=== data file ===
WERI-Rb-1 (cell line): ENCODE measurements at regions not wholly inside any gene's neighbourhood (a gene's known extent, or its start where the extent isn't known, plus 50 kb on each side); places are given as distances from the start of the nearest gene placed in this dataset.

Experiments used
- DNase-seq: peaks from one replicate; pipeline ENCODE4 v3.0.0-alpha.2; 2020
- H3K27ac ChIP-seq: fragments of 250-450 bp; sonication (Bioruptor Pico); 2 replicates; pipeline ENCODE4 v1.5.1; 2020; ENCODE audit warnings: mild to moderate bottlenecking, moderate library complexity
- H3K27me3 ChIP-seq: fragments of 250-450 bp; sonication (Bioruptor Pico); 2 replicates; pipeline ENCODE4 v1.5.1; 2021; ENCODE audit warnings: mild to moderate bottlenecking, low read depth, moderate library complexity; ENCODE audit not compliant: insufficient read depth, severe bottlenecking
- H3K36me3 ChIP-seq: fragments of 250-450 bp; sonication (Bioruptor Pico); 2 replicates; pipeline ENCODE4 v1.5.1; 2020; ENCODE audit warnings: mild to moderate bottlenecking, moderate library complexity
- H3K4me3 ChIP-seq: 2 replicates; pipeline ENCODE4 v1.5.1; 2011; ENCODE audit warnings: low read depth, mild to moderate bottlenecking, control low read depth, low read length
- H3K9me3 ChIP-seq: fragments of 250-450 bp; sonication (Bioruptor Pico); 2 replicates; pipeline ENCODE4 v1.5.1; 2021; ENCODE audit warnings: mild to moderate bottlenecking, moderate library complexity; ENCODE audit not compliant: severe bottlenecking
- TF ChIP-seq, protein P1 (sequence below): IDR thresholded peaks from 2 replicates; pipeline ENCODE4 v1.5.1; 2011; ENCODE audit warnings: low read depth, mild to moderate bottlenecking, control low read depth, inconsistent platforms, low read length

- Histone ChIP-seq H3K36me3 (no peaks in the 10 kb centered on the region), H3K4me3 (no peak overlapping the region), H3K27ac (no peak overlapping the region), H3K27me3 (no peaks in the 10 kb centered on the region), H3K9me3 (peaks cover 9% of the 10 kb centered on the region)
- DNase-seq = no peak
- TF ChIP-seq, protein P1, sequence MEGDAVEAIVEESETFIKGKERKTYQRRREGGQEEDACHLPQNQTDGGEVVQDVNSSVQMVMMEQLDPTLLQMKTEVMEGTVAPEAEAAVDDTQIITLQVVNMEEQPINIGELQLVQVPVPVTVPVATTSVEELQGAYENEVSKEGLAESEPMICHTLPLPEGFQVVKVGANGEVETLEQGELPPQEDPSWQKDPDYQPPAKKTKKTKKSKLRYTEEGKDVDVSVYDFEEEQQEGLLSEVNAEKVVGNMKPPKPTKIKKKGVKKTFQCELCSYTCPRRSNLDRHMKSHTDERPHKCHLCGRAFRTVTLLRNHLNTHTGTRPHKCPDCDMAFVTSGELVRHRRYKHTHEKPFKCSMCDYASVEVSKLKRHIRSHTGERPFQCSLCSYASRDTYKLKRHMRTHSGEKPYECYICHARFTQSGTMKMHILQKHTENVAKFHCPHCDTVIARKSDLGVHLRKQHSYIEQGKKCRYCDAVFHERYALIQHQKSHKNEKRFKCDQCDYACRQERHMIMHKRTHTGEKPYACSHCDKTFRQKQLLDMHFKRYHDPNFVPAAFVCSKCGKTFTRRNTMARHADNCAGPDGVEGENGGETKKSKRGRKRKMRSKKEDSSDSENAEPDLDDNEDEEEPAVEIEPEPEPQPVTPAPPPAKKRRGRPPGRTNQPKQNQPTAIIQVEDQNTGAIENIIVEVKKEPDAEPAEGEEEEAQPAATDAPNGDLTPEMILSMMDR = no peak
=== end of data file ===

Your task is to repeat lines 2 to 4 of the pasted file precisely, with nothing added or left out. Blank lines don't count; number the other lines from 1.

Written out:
Experiments used
- DNase-seq: peaks from one replicate; pipeline ENCODE4 v3.0.0-alpha.2; 2020
- H3K27ac ChIP-seq: fragments of 250-450 bp; sonication (Bioruptor Pico); 2 replicates; pipeline ENCODE4 v1.5.1; 2020; ENCODE audit warnings: mild to moderate bottlenecking, moderate library complexity